Matthew Hill: And today we’d like to talk to you a little bit about … We’re talking about a series on big mistakes vets make, and problems that are presented in their claim, that interfere with them getting the benefits they deserve. Today, we just want to talk briefly on C&P exams, comp and pen exams.
Carol Ponton: Compensation and pension exams.
Matthew Hill: And essentially, these exams are issued by the VA. The VA has a duty to assist you to win your claim. If they feel that what’s missing, to prevent benefits, are either medical opinion about the disease being connected to service, or medical opinion about the rating, the severity of the disability, then they’re generally going to send you to C&P exam. We only see cases where there’s already been a denial, but the biggest –
Carol Ponton: So usually there’s been a compensation and pension exam.
Matthew Hill: I mean, that usually is the biggest reason for denial, right Carol?
Carol Ponton: Exactly. So what is a compensation and pension exam? The person that’s deciding your case looks at the evidence and says, “Okay, we’re missing something. Are we missing the service connected problem, or are we missing the diagnosis, and how bad your condition is?” They will set up a compensation and pension exam, to have you evaluated.
Now, they are going to say, on their notes, exactly what they’re looking for. You don’t know, but if you call the people that have set this up, they will tell you it’s a PTSD exam, if that’s what you’re claiming, that it’s an exam for your back, maybe they’re going to do some testing on you, blood work, to see if you have diabetes. They will let you know, so you need to be prepared for that exam.
If you’re going in for a PTSD, you should get … There’s a form that the VA has, and it lists problems that anybody who has PTSD has, nightmares, flashbacks, lack of trust, anger, and if you don’t have a problem in each one of those little categories, you don’t have PTSD, according to the VA, so you really need to figure out what are they looking for, because it’s not that our veterans don’t have it, it’s they usually talk about what’s bothering the most that day.
They may have lots of nightmares, but they have an anger problem, and on the way to the VA exam, they got in a fight with somebody that was driving near them. You need to make sure what are they looking for, so that you give them all of those things.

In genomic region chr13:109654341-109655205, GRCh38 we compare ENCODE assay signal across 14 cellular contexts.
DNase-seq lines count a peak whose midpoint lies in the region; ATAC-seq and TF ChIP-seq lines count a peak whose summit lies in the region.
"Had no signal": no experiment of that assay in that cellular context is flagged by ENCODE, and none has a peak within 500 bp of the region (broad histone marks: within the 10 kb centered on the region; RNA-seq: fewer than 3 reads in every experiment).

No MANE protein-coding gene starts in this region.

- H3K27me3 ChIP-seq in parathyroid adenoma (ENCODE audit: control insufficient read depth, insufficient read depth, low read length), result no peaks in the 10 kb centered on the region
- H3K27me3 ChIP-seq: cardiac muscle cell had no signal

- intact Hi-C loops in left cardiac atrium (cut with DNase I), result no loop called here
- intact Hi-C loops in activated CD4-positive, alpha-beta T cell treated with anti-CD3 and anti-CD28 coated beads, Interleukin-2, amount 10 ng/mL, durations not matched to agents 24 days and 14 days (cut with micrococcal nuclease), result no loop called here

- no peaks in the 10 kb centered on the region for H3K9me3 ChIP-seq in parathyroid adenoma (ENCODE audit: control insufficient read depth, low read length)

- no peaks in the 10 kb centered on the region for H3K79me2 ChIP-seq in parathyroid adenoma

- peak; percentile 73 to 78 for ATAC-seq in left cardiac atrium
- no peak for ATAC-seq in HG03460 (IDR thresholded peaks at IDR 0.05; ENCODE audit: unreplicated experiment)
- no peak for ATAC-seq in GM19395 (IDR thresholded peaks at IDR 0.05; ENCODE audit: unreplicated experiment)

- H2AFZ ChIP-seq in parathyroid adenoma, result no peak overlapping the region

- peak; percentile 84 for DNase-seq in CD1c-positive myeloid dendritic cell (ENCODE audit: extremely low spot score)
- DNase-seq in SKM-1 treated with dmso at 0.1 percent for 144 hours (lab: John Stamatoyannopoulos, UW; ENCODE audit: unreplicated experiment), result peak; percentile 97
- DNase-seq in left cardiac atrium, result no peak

Matthew Hill: I would say on that, if you know the exam you’re going in for, you get a buddy statement or two, people who live with you, or close friends, to just write what they observe in you. Not how great a guy you are and all this stuff, but, “Today, I see Fred. I see him wincing when he bends over. He has to sit down after walking up a flight of stairs-“
Carol Ponton: “I help him with his yard because he can’t do it anymore.”
Matthew Hill: And those are things you want to take with you. We always recommend that our veterans take somebody with them, a witness, a wife, or a child, or somebody. The majority of the time, they’re not going to let, as in 90% of the time they’re not going to let that person back into the exam room with them. However, if you have these buddy statements, and you can at least hand them to the person, I’d keep copies for myself but you have these buddy statements that you hand to them, the doctor should review that, hopefully, and have and understanding of how bad it is, but then also note that in their review.
Carol Ponton: But to be safe, you should turn that into the VA separately.
Matthew Hill: Yeah.
Carol Ponton: We also find that the VA will often give you a form to fill out, and you need to make sure that form is complete. If they’re talking about your back, talk about the pain going down your leg, or the fact that you’re incontinent, or the fact that that makes you depressed. This is your chance to put everything down, because often, veterans will go in, and they’re there 10 minutes or less, and then they end up seeing this huge compensation and pension report, goes on for pages, and they go, “Where did they get all this information?”
Matthew Hill: It makes it look like the doctor really sat down and took time with you, when you know he didn’t.
Carol Ponton: But a lot of times they just copied it off whatever the form was that you handed in, so if that’s the case, you want to make sure this form is complete. The other thing that I tell veterans is this is the one time somebody, a doctor from the VA, is going to see you, so if you’re going in, and most of the time, you’re at home in your pajamas, and you don’t shave, and you don’t get your hair cut, don’t dress up for this person. They want to know how are you really functioning in life, and if that’s the way you are-
Matthew Hill: It’s your chance to show them what your day-to-day existence is, and you don’t need to put makeup on that.
Carol Ponton: And that’s a big mistake that I see. The veterans, maybe the spouse, maybe the person that lives with them says, “Oh, you can’t go looking like that. You need to take a shower. You need to do this.” Well if you don’t usually do it, don’t do it. Let them see how this condition has affected you.
Matthew Hill: Well, this is our blog on C&P exams, and their importance, and how we see they can be messed up and veterans not get the benefits they deserve due to what happened there. Thank you for tuning in, and again, we have several other big mistakes we see that you should be able to find on this channel.